Cognitive Stimulation Technique May Prevent Decline in Healthy Elderly

Susan Jeffrey

Medscape Medical News 2008. 2008 Medscape

July 10, 2008 — Swiss researchers have developed a computer-based cognitive training technique that appears to significantly increase cognitive performance, specifically working memory, in healthy elderly subjects.

The training tool, dubbed BrainStim by the authors, used by subjects 4 times per week over 4 weeks, was associated with a significant increase in working-memory function over their baseline scores in a small pilot trial.

"In healthy aging people, we could see that with the training, they improved significantly, and this improvement was seen both in neuropsychological testing and in their daily living," first author Iris K. Penner, PhD, from the University of Basel, in Switzerland, told Medscape Neurology & Neurosurgery.

Their results were presented at the 18th Meeting of the European Neurological Society, in Nice, France.

Working Memory the Key

During aging, cognitive decline is a natural process that primarily affects mental speed, short-term memory, and working memory, the authors write. The training model they have developed is based on the work of Baddeley and Hitch, published in 1974, that proposed that working memory is a kind of temporary storage used in everyday life, Dr. Penner explained. "So if, for example, you go to the supermarket, and you would like to remember what to buy, that is stored for a short period in working memory."

This decline is seen not only in healthy aging but in neurodegenerative and inflammatory diseases, including multiple sclerosis, dementia, and schizophrenia, she noted. "We call it a key feature in cognition. If you have a decline there, if there is a problem with working memory, in the future you may have problems in other cognitive domains," Dr. Penner said. "That's why we focus the training on that central function."

There is evidence from several studies, the authors write, that neuroplasticity can be induced by cognitive intervention. In this pilot study, the researchers tested the hypothesis that their cognitive training technique might induce neuroplasticity and improve working-memory function in healthy elderly subjects.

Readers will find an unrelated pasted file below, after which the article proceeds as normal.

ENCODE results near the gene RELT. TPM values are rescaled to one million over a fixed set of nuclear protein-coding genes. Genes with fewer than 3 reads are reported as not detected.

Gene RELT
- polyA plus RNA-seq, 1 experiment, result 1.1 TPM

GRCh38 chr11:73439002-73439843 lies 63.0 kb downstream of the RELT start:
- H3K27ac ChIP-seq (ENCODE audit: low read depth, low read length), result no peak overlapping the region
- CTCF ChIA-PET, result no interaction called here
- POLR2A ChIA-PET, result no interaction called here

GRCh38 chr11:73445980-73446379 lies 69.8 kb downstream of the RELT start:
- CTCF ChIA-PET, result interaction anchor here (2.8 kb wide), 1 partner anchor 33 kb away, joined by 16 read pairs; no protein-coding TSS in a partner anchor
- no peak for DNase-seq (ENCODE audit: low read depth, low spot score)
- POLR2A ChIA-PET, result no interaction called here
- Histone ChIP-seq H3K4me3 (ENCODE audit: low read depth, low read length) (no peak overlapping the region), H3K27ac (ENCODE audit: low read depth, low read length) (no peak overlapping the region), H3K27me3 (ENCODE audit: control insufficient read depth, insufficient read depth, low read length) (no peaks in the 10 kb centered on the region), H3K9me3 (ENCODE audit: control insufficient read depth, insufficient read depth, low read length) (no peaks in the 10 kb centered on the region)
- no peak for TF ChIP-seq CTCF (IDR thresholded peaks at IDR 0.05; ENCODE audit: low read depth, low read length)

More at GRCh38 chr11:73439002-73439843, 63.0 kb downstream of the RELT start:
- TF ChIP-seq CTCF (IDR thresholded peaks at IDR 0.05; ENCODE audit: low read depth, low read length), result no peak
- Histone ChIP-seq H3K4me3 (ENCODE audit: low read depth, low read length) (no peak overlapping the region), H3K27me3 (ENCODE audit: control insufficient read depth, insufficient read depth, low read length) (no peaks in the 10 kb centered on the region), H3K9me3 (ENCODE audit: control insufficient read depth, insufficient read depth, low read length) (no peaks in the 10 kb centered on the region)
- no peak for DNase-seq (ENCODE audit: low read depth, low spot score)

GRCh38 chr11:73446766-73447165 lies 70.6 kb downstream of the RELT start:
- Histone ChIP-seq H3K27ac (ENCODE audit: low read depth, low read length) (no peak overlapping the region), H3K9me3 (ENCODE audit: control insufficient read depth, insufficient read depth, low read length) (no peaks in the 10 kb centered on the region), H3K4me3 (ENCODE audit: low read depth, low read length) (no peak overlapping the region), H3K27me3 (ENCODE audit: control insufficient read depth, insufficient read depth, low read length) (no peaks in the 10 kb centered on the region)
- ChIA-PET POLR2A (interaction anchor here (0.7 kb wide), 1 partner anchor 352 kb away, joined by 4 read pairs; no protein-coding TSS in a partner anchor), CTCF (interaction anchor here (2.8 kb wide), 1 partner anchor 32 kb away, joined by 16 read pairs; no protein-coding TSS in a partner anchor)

"When we looked in the literature, there was no computer-based training available, and therefore we developed our own," Dr. Penner said. The training tool, called BrainStim, currently consists of 3 modules:

* City map module — In this task, aimed at training spatial orientation, subjects must find their way on a city map, after having been shown the route visually or given verbal instructions that must be recalled.
* Find pairs module — Based on the child's card game Memory, subjects must find matching pairs in an array of cards placed face down, turning 2 cards at each turn. Functions trained by this task include visual object memory and the updating function of the central executive component of working memory.
* Memorize numbers module — In this task, subjects must recall numbers that are given at baseline, then carry out an arithmetic "distractor" task, then reproduce the numbers given at the outset. "If you have 2 numbers, it's easy, but if you have 10 numbers and then a distractor task, your working memory is working very hard to get this information," Dr. Penner notes.